by Brian R. Lutz
When weather warms and we leave the caves
of our clothing, then crawl back in, it is
March, spring. It is weather that keeps its own
watch and calendar. The squirrels’ scamper and dash
has some knowledge of it and so do the geese, but
spring’s warm births and stillbirths fool me yearly.
From sunset, a green dusk runs in from unseen
horizons and fills the tub of the yard
like a warm sound, and I forget the dangers
of such weather, such promise and negligence.
For all its comfort, I suspect the grave,
too, could be a tub we slip into when these
Pisces-leaves curl in the come-again-cold
like pages in flame or skin in old bathwater.
Brian R. Lutz is a professor at Delaware Valley College and a
former poet laureate of Bucks County, Pennsylvania. His work has
been widely published, most recently in Slate, Poet Lore, Poetry
East, and Louisville Review.
On “March, Spring”:
This poem’s impetus, as so many of my poems, was born of a long
fascination with change, with seasons, with solstice. Always, in
the corners of my mind, the kinetic power of change sparks an
interest in the world around me. I’m drawn to the moment I’m
convinced of something and the moment I realize it’s not true.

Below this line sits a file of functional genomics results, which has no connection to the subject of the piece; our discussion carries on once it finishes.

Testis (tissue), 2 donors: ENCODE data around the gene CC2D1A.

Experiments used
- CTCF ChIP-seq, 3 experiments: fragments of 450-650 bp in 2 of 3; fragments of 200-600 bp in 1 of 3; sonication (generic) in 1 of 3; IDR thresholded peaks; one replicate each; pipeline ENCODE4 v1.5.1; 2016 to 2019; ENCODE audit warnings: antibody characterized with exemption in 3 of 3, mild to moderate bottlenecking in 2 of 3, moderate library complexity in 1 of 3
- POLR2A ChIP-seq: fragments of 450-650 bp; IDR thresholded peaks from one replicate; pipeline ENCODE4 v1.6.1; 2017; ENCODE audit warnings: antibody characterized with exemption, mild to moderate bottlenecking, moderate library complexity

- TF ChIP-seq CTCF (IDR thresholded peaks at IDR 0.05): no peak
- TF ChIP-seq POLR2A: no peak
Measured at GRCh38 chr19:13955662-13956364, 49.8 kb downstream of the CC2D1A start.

These thoughts, anyhow, underlie most of my other thoughts, so
when I came upon two days in March of such different character,
back to back, I couldn’t help but think about the power of change
and the Stevens-like recognition of change as beauty and death
as the ultimate change. It also occurred to me that even spring
dies, and we accept that change with little remorse, with, in fact,
comfort. And so, I created something of a love sonnet for change,
for March, and for the sometimes stuttering start of spring.
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Apple Valley Review:
A Journal of Contemporary
Volume 3, Number 1
Copyright © 2008
by Leah Browning, Editor.
All future rights to material
published in the Apple
Valley Review are retained
by the individual authors